The World Health Organization (WHO) suggests “beginning with the end in mind,” only considering solutions that might be candidates for scale-up and sustainability. One potential solution is to employ the concept of task-shifting. Task shifting involves “the rational redistribution of tasks among health workforce team”  and moving specific tasks from qualified and trained health workers to lay workers or community members without formal training. The goal is to make efficient use of the available work force and to meet the needs of the local population. Task shifting is used extensively in developing countries to address the shortage of mental health services and professionals . Task shifting has been successfully applied training lay people in the treatment of depression [13, 49, 92], family psychoeducation for schizophrenia  and other psychotic disorders , as well as for anxiety and mood issues in Iraq and Thailand .
In the U.S., task shifting may represent a needed strategy for addressing the needs of diverse groups where mental health and social services are typically implemented by degreed professionals. However, in highly diverse areas even well-staffed mental health and social service systems have difficulty providing linguistically and culturally concordant services in native languages. Task shifting can be used in these instances. An example of this is Family Spirit, an early intervention model focused on increasing parenting knowledge as well as maternal and child behavioral outcomes developed specifically for American Indian populations implemented using task shifting with paraprofessional community members who are trained to deliver culturally competent services .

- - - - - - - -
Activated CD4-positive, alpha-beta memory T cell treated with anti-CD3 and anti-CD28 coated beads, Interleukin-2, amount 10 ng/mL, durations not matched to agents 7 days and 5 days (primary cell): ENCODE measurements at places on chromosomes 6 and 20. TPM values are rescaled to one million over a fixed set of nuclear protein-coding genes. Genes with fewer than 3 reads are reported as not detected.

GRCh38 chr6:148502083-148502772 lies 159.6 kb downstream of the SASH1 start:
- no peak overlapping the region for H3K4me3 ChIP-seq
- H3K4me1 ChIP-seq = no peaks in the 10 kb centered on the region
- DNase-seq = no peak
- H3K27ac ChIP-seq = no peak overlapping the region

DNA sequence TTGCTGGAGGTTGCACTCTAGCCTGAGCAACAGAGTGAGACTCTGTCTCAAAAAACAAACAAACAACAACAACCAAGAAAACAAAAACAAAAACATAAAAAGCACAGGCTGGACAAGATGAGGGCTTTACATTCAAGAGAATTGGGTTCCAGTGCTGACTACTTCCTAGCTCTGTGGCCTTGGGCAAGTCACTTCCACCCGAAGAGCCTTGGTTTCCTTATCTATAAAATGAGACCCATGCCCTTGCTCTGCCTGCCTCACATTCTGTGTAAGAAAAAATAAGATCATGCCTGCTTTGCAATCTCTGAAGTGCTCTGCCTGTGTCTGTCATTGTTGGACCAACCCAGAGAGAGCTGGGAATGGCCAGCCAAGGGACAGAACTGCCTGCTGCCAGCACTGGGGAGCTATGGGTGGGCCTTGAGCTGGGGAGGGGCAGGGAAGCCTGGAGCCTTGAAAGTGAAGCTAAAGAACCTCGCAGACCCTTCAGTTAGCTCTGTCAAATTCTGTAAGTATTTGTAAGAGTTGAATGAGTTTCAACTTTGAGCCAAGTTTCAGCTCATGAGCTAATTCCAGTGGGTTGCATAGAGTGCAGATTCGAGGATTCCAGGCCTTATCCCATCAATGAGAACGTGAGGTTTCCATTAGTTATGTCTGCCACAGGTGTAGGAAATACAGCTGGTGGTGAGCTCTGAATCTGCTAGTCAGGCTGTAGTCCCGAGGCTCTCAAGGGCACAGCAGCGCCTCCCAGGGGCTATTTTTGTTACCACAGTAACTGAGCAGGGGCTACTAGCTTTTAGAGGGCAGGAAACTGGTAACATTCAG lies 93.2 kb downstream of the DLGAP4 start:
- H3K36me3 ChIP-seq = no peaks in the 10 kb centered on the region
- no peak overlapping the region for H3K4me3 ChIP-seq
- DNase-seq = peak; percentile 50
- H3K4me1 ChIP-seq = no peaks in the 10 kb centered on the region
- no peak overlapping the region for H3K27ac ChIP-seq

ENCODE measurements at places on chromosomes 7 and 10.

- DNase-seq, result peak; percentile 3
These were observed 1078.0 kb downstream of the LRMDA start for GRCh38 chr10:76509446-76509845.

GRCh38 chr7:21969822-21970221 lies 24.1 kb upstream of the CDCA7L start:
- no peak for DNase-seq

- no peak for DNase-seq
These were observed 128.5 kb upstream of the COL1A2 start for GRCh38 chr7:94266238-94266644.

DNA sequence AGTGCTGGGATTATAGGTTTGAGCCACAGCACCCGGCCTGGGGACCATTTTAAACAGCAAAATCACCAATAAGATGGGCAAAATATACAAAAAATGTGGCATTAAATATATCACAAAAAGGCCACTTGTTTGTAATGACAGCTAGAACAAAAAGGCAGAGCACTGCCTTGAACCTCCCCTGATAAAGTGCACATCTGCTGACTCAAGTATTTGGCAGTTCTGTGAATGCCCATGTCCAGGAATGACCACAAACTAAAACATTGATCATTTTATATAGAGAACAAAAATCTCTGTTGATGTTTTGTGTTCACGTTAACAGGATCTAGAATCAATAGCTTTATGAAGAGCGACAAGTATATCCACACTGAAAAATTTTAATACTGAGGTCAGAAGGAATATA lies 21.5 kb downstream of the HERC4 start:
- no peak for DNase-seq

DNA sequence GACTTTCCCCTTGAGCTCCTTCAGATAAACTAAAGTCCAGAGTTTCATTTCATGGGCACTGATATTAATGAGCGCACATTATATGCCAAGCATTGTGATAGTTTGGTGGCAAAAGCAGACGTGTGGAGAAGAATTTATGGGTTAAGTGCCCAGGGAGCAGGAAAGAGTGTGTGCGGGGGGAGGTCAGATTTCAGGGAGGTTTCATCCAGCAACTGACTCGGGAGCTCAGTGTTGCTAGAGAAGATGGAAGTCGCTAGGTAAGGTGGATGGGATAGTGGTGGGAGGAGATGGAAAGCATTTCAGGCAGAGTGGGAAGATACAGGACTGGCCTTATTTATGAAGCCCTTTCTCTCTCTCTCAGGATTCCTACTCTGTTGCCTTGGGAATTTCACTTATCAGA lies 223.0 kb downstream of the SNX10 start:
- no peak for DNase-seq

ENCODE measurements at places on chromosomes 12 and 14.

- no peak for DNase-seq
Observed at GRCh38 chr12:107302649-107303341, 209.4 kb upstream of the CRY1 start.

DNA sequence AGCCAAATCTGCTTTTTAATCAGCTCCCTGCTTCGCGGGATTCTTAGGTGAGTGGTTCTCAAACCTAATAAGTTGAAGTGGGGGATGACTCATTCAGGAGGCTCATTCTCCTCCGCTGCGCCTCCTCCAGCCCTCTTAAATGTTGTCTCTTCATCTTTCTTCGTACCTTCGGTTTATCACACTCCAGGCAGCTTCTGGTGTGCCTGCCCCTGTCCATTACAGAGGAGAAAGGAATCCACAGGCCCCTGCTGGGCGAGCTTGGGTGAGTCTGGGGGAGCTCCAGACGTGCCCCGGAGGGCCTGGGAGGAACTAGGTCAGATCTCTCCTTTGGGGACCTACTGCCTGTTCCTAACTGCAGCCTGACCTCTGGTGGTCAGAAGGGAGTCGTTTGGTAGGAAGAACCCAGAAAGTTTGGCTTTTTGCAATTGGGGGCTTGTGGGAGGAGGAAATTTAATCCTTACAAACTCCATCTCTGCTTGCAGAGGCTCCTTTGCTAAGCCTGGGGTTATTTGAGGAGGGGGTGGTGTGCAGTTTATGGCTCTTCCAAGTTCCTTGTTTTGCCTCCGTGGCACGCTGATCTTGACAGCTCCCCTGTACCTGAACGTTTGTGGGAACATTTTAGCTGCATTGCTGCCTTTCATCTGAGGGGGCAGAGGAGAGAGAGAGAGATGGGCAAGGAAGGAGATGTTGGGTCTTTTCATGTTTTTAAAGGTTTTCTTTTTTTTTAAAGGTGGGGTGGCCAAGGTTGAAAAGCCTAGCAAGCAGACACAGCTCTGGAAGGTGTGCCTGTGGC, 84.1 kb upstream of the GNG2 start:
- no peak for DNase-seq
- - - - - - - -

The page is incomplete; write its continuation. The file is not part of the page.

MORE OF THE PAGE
Task shifting may be a particularly important approach to employ in refugee resettlement communities . Shifting service delivery to trusted community members can eliminate the most instransigent barriers (language, culture, lack of trust), but the approach poses its own challenges including quality concerns, safety concerns (depending on the tasks), and professional and institutional resistance .
Emerging research is beginning to document key components that are necessary to ensure the successful implementation of a task shifting approach. For instance, Deller and colleagues  noted that task shifting training should include competence-based education, certification processes, and clear performance standards for those workers who are being “shifted to.” Further, supervision approaches that can ensure the maintenance of quality of services provided by non-professionals is imperative and should include assessment and supportive supervision [18, 68]. These recommendations are commensurate with best practices in the implementation of behavioral parenting programs which typically include competence-based training with certification and field support. Thus, many of the implementation requirements to support a successful task shifting approach for such programs may already exist.